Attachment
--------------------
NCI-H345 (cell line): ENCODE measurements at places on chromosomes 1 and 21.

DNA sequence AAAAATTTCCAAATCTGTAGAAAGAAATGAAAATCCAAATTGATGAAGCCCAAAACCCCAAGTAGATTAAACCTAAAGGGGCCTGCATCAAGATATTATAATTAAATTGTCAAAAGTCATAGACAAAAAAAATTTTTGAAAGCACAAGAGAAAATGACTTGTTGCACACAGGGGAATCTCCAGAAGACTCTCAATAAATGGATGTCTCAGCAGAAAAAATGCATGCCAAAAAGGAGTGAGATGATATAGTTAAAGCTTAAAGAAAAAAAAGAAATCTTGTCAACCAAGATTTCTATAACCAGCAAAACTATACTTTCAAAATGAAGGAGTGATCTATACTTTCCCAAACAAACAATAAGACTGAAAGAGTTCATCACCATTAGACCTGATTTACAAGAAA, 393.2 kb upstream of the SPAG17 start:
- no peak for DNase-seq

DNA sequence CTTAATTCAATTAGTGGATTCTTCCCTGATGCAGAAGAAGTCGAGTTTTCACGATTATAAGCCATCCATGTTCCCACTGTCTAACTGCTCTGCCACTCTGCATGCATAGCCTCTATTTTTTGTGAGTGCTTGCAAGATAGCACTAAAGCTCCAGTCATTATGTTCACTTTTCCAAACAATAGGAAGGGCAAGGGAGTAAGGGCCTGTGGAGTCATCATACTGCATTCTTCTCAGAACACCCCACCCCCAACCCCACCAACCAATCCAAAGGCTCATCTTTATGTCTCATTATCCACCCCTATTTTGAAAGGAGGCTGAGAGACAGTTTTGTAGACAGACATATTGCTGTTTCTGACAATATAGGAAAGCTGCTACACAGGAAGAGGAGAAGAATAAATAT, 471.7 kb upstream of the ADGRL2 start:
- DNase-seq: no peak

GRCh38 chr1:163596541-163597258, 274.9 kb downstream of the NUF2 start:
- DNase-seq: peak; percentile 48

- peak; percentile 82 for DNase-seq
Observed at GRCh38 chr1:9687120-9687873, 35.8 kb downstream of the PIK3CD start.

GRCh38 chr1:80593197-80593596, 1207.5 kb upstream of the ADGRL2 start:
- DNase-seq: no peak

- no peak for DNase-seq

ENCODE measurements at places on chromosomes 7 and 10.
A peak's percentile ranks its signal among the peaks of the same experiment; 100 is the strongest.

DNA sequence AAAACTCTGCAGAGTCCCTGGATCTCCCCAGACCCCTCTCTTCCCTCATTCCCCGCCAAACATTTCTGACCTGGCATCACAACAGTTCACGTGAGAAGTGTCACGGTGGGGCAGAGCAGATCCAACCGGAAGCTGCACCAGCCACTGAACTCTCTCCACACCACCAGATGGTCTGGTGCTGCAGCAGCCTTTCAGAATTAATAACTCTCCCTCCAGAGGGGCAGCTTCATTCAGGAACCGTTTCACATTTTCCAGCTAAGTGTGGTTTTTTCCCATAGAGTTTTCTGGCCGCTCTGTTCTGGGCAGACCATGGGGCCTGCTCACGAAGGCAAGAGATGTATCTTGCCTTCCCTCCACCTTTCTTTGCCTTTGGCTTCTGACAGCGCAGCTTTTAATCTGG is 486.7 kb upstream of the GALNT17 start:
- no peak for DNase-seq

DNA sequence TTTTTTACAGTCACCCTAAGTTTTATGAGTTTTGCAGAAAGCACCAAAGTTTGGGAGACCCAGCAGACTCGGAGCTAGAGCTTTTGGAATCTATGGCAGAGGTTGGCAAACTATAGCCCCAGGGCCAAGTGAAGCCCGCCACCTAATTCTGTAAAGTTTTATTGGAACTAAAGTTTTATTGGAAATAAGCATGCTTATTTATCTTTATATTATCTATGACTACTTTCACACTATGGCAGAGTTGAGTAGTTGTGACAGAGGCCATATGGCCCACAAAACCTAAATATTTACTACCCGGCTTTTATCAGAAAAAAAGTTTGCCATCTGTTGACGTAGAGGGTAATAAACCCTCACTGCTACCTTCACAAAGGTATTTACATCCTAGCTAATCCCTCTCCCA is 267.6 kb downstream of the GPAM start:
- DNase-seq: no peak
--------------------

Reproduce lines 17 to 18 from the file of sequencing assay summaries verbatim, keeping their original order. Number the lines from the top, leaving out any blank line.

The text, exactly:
DNA sequence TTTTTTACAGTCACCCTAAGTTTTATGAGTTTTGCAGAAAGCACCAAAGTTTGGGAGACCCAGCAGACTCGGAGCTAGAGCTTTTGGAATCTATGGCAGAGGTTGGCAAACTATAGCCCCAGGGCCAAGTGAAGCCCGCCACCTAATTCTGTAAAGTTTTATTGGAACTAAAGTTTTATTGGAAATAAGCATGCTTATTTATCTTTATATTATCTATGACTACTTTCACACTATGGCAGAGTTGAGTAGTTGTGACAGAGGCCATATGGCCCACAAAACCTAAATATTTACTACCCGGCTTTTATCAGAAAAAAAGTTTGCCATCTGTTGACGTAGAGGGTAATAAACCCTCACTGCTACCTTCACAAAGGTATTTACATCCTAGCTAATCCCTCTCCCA is 267.6 kb downstream of the GPAM start:
- DNase-seq: no peak